Tuesday, February 18, 2014

Roles in strategic HRM

Roles in strategic HRM

THE STRATEGIC ROLE OF TOP MANAGEMENT

Top management is there to provide visionary leadership, define purposes and values and set the direction. It develops the overall business strategies and ensures that functional strategies for marketing, product/service development, customer service, operations, IT and HR are prepared and implemented in ways that provide sustained support to the achievement of business goals.

THE STRATEGIC ROLE OF THE HR DIRECTOR

HR directors have a key role in strategic HRM, especially if they are – as they should be – on the board or members of the top management team. They are there to envision how HR strategies can be integrated with the business strategy, to prepare strategic plans and to oversee their implementation. They should play a major part in organization development and change management and in the achievement of coherence in the different aspects of HR policy. HR directors who will most probably play a full strategic role as business partners are likely to be involved in business planning and the integration of human resource plans with business plans and will be well placed to exert influence on the way in which the enterprise is organized, managed and staffed – all with a view to helping it achieve its strategic objectives. Although professionally competent in HR techniques, their contribution and credibility will depend mainly on their business awareness and skills and their ability to play a full part as members of the top team.

The specific strategic roles of HR

The four specific strategic roles of HR as discussed below are:

1. Business partner – working alongside business colleagues to align HR and business strategy and manage human resources strategically;

2. Innovator – developing integrated HR strategies;

3. Change agent – the management of transformation and change;

4. Implementer – getting strategies into action.
The innovation role
A strategic approach to HRM will mean that HR specialists will innovate – they introduce new processes and procedures that they believe will increase organizational effectiveness. The need for innovation should be established by processes of analysis and diagnosis that identify the business need and the issues to be addressed. ‘Benchmarking’ can take place to identify ‘best practice’ as adopted by other organizations. But in the interests of achieving ‘best fit’ the innovation should meet the particular needs of the business, which are likely to differ from those of other ‘best practice’ organizations. It has to be demonstrable that the innovation is appropriate, beneficial and practical in the circumstances and can be implemented without too much difficulty in the shape of opposition from those affected by it or the unjustifiable use of resources – financial and the time of those involved. The danger, according to Marchington (1995), is that HR people may go in for ‘impression management’ – aiming to make an impact on senior managers and colleagues through publicizing high-profile innovations. HR specialists who aim to draw attention to themselves simply by promoting the latest flavour of the month, irrespective of its relevance or practicality, are falling into the trap that Drucker (1955), anticipating Marchington by 40 years, described as follows: ‘The constant worry of all HR administrators is their inability to prove that they are making a contribution to the enterprise. Their pre-occupation is with the search for a “gimmick” which will impress their management colleagues.’ As Marchington points out, the risk is that people believe ‘all can be improved by a wave of the magic wand and the slaying of a few evil characters along the way’. This facile assumption means that people can too readily devise elegant solutions that do not solve the problem because of the hazards encountered during implementation, for example indifference or open hostility. These have to be anticipated and catered for.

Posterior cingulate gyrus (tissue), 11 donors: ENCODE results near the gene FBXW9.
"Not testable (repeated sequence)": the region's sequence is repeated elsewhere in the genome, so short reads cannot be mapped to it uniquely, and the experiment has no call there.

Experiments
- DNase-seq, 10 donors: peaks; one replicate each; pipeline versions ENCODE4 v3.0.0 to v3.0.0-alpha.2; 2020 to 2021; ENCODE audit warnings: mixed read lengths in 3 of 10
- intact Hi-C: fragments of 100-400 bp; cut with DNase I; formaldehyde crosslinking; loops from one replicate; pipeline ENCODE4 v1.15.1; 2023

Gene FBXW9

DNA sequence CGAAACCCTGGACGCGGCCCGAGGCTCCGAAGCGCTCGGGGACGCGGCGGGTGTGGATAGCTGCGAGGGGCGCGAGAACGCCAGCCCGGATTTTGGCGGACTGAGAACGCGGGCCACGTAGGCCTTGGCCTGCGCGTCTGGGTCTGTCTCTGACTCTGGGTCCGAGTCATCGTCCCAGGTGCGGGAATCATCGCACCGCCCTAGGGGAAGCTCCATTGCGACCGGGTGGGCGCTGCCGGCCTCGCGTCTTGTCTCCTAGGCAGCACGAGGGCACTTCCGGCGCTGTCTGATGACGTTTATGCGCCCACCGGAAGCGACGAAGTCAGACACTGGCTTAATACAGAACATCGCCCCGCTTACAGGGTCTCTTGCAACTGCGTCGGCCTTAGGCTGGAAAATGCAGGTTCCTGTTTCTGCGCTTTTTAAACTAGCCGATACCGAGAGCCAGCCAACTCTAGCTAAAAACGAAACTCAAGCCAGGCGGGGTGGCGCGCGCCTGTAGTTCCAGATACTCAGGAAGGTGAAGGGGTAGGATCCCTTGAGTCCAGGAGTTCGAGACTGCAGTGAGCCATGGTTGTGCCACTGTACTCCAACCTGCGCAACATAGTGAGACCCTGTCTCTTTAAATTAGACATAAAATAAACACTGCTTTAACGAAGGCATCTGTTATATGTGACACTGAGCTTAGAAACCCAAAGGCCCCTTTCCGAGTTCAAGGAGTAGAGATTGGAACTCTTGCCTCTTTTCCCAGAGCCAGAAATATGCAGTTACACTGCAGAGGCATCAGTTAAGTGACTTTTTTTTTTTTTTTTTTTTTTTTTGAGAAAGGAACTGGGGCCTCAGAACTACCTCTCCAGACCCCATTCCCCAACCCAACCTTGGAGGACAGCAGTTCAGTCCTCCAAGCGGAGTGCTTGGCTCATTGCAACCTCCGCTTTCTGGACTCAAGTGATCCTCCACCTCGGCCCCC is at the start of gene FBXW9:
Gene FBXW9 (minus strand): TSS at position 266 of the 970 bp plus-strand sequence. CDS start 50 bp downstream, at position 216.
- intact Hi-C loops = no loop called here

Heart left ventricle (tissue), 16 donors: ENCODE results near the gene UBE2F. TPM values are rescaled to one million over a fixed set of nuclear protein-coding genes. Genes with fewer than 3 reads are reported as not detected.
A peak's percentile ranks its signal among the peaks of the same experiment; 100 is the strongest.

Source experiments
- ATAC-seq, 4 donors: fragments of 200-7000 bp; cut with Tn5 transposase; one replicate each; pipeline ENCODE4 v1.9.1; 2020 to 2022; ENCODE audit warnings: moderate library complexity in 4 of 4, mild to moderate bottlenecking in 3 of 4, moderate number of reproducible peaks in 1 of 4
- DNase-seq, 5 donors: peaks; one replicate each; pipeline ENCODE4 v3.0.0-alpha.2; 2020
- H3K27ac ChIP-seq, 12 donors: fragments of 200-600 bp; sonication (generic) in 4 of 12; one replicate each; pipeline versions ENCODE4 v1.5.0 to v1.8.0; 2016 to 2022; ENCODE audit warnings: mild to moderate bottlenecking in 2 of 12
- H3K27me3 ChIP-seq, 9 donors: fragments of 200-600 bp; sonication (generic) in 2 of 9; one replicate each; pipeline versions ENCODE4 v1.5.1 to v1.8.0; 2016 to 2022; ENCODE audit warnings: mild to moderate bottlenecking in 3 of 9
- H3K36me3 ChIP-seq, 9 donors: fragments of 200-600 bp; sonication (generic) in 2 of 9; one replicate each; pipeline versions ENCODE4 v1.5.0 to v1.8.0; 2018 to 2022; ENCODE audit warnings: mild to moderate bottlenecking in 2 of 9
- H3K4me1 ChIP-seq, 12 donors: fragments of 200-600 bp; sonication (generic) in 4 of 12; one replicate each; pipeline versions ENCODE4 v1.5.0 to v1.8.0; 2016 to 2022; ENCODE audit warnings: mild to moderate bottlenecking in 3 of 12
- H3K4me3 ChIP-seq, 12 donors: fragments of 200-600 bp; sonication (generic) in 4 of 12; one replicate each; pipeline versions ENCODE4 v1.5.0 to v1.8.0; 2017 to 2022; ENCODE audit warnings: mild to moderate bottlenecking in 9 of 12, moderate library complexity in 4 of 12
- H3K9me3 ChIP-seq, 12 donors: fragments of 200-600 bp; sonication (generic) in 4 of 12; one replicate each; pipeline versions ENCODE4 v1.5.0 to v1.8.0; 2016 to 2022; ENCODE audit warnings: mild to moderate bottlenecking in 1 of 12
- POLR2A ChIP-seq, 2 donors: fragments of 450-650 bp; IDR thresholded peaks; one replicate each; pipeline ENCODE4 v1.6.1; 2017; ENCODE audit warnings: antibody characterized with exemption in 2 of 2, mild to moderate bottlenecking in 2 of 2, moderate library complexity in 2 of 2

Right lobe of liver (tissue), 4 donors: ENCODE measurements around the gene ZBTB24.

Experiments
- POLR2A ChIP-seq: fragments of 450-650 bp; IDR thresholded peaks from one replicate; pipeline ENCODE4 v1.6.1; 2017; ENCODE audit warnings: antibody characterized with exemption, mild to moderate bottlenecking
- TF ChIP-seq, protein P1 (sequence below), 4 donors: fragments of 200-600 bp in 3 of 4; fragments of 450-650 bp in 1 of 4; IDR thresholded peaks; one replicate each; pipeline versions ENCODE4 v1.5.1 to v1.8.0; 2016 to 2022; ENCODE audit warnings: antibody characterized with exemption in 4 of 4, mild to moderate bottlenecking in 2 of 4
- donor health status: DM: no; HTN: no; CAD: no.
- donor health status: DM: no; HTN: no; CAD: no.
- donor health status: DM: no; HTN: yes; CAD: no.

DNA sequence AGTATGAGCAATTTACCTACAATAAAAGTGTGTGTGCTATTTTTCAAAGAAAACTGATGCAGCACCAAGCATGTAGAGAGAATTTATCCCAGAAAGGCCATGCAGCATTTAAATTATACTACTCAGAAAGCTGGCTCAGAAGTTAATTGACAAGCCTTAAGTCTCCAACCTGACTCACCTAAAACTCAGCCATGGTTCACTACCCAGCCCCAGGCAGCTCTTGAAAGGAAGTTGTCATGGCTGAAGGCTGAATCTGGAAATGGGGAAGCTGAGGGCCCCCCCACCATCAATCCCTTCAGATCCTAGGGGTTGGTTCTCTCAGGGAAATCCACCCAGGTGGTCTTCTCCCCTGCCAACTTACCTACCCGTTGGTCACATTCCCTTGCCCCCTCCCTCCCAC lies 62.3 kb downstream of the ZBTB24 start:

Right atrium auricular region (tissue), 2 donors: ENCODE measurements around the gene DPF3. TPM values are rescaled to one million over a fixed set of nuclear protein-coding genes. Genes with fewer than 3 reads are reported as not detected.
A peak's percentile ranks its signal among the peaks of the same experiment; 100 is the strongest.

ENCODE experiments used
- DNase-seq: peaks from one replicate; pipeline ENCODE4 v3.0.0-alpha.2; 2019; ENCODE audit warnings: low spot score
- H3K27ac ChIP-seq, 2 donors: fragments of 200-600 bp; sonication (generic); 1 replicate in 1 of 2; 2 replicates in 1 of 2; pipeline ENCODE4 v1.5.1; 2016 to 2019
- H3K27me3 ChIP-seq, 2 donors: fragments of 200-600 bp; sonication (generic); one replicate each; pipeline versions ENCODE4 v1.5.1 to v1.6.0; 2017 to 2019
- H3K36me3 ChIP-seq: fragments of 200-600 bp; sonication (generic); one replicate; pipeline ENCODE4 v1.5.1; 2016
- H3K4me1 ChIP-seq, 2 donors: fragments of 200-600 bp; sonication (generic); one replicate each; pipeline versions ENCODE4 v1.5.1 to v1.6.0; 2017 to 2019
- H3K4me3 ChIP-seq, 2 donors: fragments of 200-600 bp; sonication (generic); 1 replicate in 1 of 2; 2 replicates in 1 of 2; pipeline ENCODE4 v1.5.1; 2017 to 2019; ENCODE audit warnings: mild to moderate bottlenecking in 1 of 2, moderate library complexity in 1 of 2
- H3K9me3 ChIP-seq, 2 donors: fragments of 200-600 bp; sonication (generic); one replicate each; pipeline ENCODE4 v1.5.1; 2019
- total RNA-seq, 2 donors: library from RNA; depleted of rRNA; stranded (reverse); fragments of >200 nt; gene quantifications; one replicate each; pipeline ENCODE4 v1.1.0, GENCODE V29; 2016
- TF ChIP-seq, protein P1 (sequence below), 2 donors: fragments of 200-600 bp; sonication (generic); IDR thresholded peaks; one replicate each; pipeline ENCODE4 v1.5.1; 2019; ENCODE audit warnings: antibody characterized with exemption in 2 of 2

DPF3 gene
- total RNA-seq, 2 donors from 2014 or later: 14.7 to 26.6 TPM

The change manager role
‘Organizations that successfully manage change are those that have integrated their human resource management policies with their strategies and the strategic change process’. Strategies involve change, and failures to implement strategies often arise because the changes involved have not been managed effectively. HR practitioners can play a major part in developing and implementing organizational change. They must pay particular attention to managing change when implementing HR initiatives. This means considering:

l who will be affected by the change;

l how they will react to it;

l barriers to implementation (eg resistance or indifference to change) and how they will be overcome;

l resource requirements for implementing change (these resources include the commitment and skill of those involved in the change as well as people, time and money);

l who is available to champion the change;

l how line managers and others will be involved in the change process, including the formulation as well as the implementation of changed policies;

l how the purpose and impact of change will be communicated to all concerned;

l what different skills and behaviours will be required and how they are to be developed;

l how the change process will be monitored;

l how the effectiveness of the change will be measured;


l what steps will be taken to evaluate the impact of change.